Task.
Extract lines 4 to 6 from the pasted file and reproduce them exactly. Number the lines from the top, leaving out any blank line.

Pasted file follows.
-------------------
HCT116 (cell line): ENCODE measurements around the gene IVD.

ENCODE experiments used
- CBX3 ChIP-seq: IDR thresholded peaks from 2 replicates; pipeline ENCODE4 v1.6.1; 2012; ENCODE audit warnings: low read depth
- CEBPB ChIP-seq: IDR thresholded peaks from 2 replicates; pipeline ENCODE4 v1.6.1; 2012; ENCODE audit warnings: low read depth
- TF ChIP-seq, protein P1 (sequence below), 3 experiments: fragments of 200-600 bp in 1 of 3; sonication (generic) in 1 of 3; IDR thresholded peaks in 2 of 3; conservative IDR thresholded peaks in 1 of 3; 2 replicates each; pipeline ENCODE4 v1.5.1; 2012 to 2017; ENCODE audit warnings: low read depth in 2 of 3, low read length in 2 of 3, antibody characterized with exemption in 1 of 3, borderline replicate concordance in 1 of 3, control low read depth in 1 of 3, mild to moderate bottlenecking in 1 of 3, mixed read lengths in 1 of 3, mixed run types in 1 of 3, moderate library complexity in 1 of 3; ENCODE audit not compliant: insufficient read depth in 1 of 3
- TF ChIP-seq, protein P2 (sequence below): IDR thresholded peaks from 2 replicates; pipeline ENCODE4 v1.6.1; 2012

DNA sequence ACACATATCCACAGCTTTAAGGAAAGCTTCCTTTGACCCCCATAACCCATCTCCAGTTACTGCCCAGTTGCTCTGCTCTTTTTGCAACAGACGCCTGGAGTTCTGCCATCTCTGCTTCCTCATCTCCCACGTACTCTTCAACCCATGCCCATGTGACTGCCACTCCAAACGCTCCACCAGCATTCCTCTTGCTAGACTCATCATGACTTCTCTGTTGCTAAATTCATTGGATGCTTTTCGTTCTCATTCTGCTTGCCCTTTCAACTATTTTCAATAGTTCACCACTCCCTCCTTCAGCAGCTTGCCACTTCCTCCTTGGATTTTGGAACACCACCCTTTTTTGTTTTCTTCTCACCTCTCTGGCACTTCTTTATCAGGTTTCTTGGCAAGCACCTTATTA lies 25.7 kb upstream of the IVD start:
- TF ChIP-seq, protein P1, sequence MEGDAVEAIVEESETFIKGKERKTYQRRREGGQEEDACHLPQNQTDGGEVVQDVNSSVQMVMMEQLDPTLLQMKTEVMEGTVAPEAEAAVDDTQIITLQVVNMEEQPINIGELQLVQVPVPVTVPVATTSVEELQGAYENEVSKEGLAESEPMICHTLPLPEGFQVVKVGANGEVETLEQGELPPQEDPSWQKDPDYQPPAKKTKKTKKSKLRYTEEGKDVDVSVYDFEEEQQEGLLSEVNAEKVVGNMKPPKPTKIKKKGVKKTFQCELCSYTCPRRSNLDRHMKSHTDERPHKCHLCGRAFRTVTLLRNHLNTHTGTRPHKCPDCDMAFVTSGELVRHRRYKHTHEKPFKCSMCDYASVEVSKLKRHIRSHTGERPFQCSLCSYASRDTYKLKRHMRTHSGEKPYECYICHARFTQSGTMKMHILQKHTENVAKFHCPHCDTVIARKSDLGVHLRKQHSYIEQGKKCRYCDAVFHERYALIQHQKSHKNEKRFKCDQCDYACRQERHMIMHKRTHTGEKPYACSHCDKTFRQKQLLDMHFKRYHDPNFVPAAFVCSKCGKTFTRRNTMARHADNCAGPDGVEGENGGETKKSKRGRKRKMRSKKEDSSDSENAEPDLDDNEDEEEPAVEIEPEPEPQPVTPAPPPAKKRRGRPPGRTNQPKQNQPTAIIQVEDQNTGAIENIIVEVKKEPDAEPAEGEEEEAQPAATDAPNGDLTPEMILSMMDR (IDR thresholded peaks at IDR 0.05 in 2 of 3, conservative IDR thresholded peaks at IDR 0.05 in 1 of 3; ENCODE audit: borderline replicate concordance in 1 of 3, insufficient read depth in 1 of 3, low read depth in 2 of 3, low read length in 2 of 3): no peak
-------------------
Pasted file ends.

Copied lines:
- CEBPB ChIP-seq: IDR thresholded peaks from 2 replicates; pipeline ENCODE4 v1.6.1; 2012; ENCODE audit warnings: low read depth
- TF ChIP-seq, protein P1 (sequence below), 3 experiments: fragments of 200-600 bp in 1 of 3; sonication (generic) in 1 of 3; IDR thresholded peaks in 2 of 3; conservative IDR thresholded peaks in 1 of 3; 2 replicates each; pipeline ENCODE4 v1.5.1; 2012 to 2017; ENCODE audit warnings: low read depth in 2 of 3, low read length in 2 of 3, antibody characterized with exemption in 1 of 3, borderline replicate concordance in 1 of 3, control low read depth in 1 of 3, mild to moderate bottlenecking in 1 of 3, mixed read lengths in 1 of 3, mixed run types in 1 of 3, moderate library complexity in 1 of 3; ENCODE audit not compliant: insufficient read depth in 1 of 3
- TF ChIP-seq, protein P2 (sequence below): IDR thresholded peaks from 2 replicates; pipeline ENCODE4 v1.6.1; 2012